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Barney Frank Retires


CNN confirms Stocks soar? Slideshow of Frank's career National Review: Maxine Watters to become banking committee's ranking Dem. --

NEWTON, Mass. (The Blaze/AP) -- Democratic Rep. Barney Frank of Massachusetts says he does not intend to seek re-election in 2012.

Frank spoke Monday at a news conference in his hometown of Newton

Frank said he originally intended to run for one more term, but that his decision was partially due to the fact that the state's new redistricting map will include many people he has never represented before.

Frank said he has had a "busy and stressful" four years dealing with financial reform after the recession.

He says he plans to write and stay involved in public policy decisions.

Politicalwire.com reported the news early this morning. According to National Journal, the announcement was first made public in a statement this morning:

Rep. Barney Frank will announce later today he will not seek a 17th term in Congress next year, his office said in a statement this morning. Frank will make his announcement at the Newton City Hall this afternoon.

The Massachusetts Democrat, first elected in 1980, serves as the ranking Democrat on the House Financial Services Committee. During a four-year stint as chairman of the panel, he helped shepherd the Dodd-Frank overhaul of the nation's financial regulations.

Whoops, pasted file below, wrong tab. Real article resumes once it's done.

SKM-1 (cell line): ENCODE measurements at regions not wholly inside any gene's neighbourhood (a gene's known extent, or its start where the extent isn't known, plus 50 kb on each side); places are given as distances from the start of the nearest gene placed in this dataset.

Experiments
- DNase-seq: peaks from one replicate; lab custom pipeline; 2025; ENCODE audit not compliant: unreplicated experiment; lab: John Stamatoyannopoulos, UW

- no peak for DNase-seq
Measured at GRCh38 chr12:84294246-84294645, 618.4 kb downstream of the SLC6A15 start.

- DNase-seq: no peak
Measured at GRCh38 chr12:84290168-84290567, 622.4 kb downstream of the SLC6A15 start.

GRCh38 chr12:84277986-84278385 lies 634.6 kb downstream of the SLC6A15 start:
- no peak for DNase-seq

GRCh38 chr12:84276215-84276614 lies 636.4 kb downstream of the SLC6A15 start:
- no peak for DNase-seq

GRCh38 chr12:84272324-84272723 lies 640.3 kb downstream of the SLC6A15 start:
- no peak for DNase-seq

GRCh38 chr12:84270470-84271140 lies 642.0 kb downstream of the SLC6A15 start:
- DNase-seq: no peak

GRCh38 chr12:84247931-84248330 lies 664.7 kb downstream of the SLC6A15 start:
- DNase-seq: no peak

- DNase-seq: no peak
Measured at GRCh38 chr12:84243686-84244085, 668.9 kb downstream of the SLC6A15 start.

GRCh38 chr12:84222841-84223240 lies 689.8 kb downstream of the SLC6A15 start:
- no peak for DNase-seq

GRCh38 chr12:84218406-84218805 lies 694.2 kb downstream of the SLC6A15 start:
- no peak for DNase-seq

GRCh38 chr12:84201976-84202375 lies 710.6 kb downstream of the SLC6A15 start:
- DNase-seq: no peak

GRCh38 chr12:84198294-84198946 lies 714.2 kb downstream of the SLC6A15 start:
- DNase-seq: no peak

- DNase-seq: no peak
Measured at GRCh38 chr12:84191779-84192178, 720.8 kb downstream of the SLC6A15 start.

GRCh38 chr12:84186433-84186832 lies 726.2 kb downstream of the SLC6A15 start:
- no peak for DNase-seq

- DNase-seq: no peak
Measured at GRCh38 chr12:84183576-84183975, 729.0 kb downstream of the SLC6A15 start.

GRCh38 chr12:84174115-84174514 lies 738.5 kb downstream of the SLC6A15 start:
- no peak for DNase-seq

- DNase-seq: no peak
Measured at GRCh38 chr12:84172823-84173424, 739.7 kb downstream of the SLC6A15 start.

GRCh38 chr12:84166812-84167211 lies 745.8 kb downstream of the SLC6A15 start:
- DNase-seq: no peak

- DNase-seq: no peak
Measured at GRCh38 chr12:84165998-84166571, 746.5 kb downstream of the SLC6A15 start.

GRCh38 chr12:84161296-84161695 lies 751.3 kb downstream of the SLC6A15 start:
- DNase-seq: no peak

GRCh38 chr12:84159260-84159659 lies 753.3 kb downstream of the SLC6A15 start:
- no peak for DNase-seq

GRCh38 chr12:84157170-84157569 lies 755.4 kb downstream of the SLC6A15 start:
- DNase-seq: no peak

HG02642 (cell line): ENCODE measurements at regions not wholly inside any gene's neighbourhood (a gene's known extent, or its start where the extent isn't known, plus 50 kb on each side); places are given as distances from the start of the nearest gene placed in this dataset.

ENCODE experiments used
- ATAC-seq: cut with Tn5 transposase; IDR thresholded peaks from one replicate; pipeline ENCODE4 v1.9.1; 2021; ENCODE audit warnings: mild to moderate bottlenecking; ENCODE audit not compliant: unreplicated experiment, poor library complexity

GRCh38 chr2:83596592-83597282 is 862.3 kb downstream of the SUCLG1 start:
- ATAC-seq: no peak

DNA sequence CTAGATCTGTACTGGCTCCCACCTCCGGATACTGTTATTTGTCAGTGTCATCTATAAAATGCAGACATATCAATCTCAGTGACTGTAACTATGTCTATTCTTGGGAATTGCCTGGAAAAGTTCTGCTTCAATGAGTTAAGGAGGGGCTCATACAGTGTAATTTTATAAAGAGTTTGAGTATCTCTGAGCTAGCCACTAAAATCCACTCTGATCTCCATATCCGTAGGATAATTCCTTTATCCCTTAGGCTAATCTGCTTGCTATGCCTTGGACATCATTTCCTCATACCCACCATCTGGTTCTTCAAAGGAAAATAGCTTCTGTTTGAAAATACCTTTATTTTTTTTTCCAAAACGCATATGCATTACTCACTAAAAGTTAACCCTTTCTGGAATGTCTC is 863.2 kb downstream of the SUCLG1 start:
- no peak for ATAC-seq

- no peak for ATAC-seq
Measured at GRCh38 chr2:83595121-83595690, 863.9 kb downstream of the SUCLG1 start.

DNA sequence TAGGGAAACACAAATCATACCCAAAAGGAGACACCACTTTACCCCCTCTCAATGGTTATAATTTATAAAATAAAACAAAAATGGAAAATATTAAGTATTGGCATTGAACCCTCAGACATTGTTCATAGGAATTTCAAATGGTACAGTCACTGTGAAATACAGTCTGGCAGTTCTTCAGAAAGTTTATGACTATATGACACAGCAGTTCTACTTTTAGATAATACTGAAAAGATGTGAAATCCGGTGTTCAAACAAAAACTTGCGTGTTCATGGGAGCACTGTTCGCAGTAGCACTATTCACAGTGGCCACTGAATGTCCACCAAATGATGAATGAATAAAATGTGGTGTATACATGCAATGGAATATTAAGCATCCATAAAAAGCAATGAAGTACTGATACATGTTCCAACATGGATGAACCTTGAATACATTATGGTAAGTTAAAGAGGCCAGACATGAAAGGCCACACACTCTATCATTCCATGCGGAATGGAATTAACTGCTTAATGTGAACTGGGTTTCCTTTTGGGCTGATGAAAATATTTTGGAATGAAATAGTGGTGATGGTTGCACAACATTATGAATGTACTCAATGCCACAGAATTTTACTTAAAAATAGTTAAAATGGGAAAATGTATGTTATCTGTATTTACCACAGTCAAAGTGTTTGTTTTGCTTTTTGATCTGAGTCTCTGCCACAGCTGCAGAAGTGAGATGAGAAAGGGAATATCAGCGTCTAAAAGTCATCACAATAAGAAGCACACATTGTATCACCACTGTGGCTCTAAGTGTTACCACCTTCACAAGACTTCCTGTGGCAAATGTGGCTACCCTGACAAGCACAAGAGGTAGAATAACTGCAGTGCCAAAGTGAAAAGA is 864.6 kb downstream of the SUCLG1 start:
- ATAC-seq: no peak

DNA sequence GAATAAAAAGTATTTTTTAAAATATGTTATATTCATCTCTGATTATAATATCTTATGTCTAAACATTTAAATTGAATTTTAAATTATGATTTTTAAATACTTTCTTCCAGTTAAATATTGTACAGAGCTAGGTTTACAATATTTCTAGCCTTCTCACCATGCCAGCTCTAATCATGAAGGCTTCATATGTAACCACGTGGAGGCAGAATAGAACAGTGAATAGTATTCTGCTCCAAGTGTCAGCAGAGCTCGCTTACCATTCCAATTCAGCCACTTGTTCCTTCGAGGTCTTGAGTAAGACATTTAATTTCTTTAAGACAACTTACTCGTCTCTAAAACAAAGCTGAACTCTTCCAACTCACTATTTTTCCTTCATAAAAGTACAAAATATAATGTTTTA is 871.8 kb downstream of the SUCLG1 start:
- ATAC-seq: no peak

He won a closer-than-expected re-election bid in 2010, taking 53 percent of the vote, his lowest total since first winning his Newton- and Tauton-based district in 1980.

Frank, 71 and a lifelong liberal, won a House seat in 1980 was one of the first lawmakers to announce that he is gay.

Sixteen other Democrats have announced plans not to seek new House terms in 2012, compared with six Republicans.

Over the years, Frank consistently came down on the liberal side of public issues, opposing the war in Iraq and bills to cover its expenses.

More than two decades ago, Frank was reprimanded by the House for using his congressional status on behalf of a male prostitute whom he had employed as a personal aide, including seeking dismissal of 33 parking tickets.

"I should have known better. I do now, but it's a little too late," Frank said at the time.

National Review's Jonah Goldberg notes the news means Maxine Watters, who has been investigated for ethics violations during the housing crisis, would become the ranking Democrat on the banking committee.

This is a breaking story. Updates will be added.


You can view his full announcement below:

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